Sony is introducing yet another entrant to the wearable tech space, though with a little something special. Called the Core, it's a small chip that's designed to go in a number of accessories to offer real variety to consumers.
Initially it's being shown off with the SmartBand, a waterproof strap that's essentially an activity tracker that also gives access to the Core's media controls plus call and message alerts on their Android tablet or smartphone.
It tracks the usual sleep patterns, movement metrics and calories burned, and discretely vibrates to alert wearers of incoming calls or texts.
There are certainly some elements of devices like the Galaxy Gear and Sony's own SmartWatch 2 found in the SmartBand, and a Sony rep here at CES 2014 told us that it's "much more than a fitness tracker."
The display-less gadget follows a long line of wrist-worn tech with a twist. The likes of Pebble, the aforementioned Gear and Neptune Pine are just a few, and design-wise the SmartBand finds itself in the same camp as straps like Jump and Fitbit.
Future cases and options for the Core will be brought out in due course from Sony, which told us that it's working with a number of hardware partners to offer up a greater range of accessories to allow you to use your little fitness chip.
Powered at the Core
Most spec details for the Core are still under wraps. Sony informed us that more specifics are due at MWC 2014, but for now there's one key bit of tech that makes the band tick and sets Sony's venture into wearables apart.
When users buy a Core, they'll receive two differently sized Smartbands, but the plan is to have it expand well beyond the strap.
But back to the present - the Core, housed in a white casing, slips in and out of the SmartBand. Users charge the whole thing via a USB in the Core capsule's rear with a separate charging unit. The capsule is curved, so it shapes to the wrist. Once it's in, users only feel the rubber edges that encase it inside the strap.
Core helps the SmartBand do more than just count calories. Using an accompanying Lifelog app, users can see keep tabs on various elements of their life beyond movement, like how what songs they listened to, when and what mood they were in. It can also track weather around where you go, tell you how many minutes of video you watched and more, with the idea that it will begin to predict patterns of behaviour and warn you of negativity.
The app is downloadable on Android devices, and the entire system works with Android 4.3 and up, with Sony telling us there are no plans for an iOS version as yet. It's a colorful, graphic-filled interface, and one that should make users feel good about moving.
None of the tech is stuck just using Sony products. Users of any Android device with 4.3+ will be able to use SmartBand.
The SmartBand strap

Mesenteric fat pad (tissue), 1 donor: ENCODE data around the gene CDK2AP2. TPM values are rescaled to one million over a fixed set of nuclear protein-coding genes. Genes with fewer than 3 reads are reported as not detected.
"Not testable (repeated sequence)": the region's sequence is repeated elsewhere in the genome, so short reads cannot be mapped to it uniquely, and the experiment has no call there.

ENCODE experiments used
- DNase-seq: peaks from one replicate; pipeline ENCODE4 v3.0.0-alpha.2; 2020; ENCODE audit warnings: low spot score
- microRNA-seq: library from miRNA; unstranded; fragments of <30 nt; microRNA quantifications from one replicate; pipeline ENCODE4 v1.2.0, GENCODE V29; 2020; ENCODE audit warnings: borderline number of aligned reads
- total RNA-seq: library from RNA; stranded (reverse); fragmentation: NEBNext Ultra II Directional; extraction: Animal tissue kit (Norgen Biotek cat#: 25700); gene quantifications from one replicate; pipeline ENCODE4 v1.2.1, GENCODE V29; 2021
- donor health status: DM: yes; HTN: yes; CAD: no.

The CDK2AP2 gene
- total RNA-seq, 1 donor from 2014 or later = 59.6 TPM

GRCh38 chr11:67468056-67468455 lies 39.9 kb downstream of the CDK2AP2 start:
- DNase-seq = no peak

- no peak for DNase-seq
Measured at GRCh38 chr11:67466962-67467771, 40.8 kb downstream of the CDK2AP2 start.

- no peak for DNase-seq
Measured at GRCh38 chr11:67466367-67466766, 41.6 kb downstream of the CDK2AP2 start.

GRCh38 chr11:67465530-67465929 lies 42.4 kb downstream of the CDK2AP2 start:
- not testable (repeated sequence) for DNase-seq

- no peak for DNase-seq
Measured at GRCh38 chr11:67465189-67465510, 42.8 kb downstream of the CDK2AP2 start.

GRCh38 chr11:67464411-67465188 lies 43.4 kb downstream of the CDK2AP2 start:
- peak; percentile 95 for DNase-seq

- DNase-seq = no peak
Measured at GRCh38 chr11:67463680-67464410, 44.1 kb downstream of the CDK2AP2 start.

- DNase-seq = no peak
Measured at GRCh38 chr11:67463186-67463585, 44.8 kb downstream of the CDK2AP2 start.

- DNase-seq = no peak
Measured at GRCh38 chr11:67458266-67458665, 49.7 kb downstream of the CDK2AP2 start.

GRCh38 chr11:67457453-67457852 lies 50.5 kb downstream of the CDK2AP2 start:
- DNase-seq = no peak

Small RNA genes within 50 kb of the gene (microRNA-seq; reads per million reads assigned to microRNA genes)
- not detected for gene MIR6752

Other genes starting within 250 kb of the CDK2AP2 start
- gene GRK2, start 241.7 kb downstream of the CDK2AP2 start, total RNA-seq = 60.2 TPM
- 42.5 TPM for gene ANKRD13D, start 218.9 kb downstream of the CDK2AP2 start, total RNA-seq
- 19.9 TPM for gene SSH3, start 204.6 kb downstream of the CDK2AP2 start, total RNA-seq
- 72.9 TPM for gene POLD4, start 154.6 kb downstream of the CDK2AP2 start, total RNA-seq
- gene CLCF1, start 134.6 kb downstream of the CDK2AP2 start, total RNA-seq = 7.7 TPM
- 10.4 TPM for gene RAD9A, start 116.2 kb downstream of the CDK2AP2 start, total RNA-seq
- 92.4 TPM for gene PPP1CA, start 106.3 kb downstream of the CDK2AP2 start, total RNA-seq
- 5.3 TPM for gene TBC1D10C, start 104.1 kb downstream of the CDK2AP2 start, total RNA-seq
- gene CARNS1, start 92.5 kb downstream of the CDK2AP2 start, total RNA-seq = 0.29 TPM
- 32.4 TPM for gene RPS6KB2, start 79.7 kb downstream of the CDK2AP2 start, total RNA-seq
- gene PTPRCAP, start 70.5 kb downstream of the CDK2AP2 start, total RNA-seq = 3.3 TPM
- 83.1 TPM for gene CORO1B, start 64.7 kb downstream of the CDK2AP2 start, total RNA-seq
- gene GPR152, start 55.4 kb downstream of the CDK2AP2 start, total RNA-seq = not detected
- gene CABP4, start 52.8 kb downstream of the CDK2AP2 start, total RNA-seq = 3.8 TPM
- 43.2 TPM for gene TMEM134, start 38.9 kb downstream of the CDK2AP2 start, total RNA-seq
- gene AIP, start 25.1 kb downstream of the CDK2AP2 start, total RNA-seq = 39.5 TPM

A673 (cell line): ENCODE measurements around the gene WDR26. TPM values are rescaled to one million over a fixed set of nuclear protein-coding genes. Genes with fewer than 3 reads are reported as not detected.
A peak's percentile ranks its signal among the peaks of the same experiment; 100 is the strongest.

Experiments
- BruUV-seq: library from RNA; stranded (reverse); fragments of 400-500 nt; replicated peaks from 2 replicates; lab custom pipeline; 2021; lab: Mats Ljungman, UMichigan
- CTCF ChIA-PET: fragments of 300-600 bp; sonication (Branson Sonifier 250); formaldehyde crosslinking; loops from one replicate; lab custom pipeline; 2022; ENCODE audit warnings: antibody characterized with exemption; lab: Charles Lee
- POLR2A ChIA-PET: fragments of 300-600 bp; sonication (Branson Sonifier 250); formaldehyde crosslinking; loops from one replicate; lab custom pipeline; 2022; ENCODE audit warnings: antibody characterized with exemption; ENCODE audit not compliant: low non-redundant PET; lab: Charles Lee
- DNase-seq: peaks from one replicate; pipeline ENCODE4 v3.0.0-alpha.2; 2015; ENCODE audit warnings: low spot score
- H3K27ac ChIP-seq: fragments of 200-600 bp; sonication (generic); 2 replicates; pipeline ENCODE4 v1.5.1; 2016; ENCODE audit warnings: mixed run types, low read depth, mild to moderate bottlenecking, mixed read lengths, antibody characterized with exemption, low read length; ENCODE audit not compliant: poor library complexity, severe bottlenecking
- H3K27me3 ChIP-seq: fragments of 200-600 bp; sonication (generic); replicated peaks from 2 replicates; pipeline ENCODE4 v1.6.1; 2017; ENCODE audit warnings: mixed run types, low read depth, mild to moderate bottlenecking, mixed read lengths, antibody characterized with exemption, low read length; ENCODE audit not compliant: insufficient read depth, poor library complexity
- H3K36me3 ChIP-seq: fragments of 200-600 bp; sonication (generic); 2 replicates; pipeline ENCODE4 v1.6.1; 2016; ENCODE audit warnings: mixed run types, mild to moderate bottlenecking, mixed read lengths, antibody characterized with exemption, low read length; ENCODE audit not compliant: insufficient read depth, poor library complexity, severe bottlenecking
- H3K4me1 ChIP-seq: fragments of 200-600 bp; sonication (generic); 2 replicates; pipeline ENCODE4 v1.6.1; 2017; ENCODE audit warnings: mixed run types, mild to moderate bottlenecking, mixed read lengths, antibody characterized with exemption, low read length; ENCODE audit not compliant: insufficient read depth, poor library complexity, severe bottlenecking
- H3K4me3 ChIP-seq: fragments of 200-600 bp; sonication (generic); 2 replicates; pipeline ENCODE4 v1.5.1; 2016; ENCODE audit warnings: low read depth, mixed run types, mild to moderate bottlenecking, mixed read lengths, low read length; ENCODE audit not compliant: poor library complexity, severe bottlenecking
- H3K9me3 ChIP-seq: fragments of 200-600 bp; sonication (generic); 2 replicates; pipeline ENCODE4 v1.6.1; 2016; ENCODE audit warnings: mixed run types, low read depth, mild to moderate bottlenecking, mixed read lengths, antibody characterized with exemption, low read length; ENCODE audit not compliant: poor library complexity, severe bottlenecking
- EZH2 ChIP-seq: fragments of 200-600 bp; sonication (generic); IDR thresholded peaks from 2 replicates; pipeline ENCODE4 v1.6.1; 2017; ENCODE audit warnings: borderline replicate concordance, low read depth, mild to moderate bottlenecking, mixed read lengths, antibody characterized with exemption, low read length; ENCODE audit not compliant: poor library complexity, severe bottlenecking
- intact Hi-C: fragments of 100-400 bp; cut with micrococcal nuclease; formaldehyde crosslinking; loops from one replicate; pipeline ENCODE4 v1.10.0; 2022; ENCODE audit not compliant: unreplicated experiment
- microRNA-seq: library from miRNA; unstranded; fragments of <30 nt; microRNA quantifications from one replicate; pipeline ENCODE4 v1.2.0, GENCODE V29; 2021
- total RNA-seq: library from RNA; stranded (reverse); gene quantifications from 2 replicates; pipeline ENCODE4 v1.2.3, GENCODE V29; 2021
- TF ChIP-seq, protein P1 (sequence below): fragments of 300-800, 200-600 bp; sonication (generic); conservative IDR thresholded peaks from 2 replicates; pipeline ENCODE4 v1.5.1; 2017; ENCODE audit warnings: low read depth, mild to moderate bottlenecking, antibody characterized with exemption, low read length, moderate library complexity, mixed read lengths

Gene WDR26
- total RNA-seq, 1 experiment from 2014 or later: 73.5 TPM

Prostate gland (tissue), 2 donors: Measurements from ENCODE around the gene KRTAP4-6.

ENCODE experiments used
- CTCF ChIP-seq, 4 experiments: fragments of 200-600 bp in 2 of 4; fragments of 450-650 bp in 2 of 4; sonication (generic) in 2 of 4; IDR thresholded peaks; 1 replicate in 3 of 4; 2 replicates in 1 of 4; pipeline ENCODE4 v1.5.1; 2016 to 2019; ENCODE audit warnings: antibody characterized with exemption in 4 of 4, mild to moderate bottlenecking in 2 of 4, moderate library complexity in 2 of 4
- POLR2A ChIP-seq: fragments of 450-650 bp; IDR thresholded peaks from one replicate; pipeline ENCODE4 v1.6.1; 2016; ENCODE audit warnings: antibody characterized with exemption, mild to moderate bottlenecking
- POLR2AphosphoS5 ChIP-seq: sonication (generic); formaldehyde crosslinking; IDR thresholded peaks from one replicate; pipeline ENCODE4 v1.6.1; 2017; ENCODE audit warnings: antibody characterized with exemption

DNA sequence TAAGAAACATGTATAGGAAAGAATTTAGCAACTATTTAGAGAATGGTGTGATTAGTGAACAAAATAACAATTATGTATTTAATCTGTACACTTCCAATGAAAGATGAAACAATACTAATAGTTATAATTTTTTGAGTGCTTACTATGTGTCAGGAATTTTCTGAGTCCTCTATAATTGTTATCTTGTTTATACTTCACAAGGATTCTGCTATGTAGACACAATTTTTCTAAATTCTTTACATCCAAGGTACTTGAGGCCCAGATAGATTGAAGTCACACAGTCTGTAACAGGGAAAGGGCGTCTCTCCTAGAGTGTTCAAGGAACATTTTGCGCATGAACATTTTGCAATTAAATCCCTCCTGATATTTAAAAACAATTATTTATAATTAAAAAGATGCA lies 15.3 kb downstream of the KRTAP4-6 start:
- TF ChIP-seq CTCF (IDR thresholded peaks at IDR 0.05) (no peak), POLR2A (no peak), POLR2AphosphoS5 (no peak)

The strap is made of a rubbery liquid silicon. It's soft to the touch and feels light on the skin. It's gentle in a way, and as the SmartBand has no sharp edges, the only thing to really call attention to its presence on your wrist is its weight.
Because of where the Core sits, the whole thing feels unbalanced. There's a large lump where the Core lives, but the rest of the band is the same width and weight (the we tested the larger of the two SmartBand sizes). After a while a wearer would probably get used to it, but initially it was distracting.
The other negative about the strap is how you clasp it on. There are two pegs that fit into two holes. Wearers can make it shorter or longer based on where they put the pegs.
The problem is getting the darn thing on. It's similar to putting on your own wristband for concert admission – you have to twist the wrist you're trying to put the band on and push down at an awkward angle. The pegs, which pop up like mushrooms, don't go in easy.
We were successful a few times getting it on and off (off is the easy part), but at one point had to take a break from trying because it was so frustrating.
Design wise, we like the matte black look of the band we tried. Customers will be able to get it in different, more vibrant colors and patterns when it's released.
The lights along the progress bar are discrete, as is the band's only button. The button is situated on the inside of the strap, and the three dull lights run along its right side. The button is actually housed on the Core, and is used to mute an in coming call, for example.
Tapping on the top of the band's bulb controls media functions, such as play, pause and choosing the next song. This we liked - one only has to tap and push the strap to get it to do anything, and there's no flicking through interfaces on screens.
You also use this button to switch between sleep and day mode, so the Core knows when you're napping and when it should be monitoring you.
The only flair on the black band we tried is the shiny clasp with "Sony" carved in, and since it's on the bottom when you're wearing it, there's little chance it will glint annoyingly in the sunlight.
If priced right, the Sony Core could carve itself a nice niche in the activity tracker/wearable market. While there are some design flaws, it's comfortable to the touch and lightweight, save for the bulk of the Core. It's functions are basic - really the most complicated thing about it is the Lifelog app.
It'd be nice if it slipped on like some of its competitors, but Sony seems to want to keep with the watch theme of its other wearables.
While those why buy it will get a fine device, what they're really buying is the Core. Once more wearables with different come out that support it, the Core could lead a revolution of sorts in how consumers and the industry thinks of what makes a wearable.
The Core and the surrounding accessories will be released soon, with 'Spring 2014' the mooted Sony Core release date that has crept up on us.
We'll be keeping an eye on this device, especially at MWC 2014 later this year.